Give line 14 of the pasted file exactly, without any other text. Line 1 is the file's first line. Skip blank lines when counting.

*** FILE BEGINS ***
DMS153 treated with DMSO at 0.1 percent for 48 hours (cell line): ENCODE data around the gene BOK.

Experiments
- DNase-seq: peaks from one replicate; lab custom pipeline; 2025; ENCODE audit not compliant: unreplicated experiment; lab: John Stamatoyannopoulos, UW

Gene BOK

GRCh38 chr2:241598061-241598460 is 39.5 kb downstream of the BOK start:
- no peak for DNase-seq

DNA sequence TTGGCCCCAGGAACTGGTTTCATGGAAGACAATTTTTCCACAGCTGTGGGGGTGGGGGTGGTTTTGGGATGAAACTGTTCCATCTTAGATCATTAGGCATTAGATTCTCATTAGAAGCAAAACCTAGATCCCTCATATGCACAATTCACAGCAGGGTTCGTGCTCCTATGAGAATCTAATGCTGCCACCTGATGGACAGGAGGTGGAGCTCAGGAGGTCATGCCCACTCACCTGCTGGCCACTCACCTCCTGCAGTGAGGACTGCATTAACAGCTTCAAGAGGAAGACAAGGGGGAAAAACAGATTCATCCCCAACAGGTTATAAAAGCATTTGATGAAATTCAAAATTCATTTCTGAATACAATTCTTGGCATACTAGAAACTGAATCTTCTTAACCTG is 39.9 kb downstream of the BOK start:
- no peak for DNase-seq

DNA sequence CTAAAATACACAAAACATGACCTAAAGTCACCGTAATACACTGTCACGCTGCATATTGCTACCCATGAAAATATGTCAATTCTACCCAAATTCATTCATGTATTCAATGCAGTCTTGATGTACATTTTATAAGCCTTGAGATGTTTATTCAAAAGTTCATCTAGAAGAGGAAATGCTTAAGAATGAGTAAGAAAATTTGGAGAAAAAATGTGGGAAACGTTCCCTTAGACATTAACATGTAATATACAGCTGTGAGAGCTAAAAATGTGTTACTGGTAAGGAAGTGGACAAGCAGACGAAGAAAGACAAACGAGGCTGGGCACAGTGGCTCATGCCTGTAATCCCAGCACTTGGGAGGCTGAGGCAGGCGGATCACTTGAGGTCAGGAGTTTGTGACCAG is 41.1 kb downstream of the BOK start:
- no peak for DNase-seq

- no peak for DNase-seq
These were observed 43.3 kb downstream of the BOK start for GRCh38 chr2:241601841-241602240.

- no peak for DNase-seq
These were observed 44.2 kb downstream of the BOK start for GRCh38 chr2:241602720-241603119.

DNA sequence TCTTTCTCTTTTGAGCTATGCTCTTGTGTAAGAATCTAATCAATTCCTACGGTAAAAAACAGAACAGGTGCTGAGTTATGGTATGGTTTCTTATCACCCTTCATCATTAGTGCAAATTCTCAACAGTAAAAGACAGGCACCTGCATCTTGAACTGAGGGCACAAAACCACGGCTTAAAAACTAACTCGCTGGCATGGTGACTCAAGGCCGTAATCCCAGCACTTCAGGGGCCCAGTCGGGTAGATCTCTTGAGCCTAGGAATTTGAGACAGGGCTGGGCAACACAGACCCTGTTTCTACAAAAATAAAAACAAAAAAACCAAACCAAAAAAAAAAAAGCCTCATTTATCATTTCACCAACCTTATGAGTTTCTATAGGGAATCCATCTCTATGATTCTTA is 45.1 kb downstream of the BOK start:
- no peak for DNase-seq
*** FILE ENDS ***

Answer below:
These were observed 44.2 kb downstream of the BOK start for GRCh38 chr2:241602720-241603119.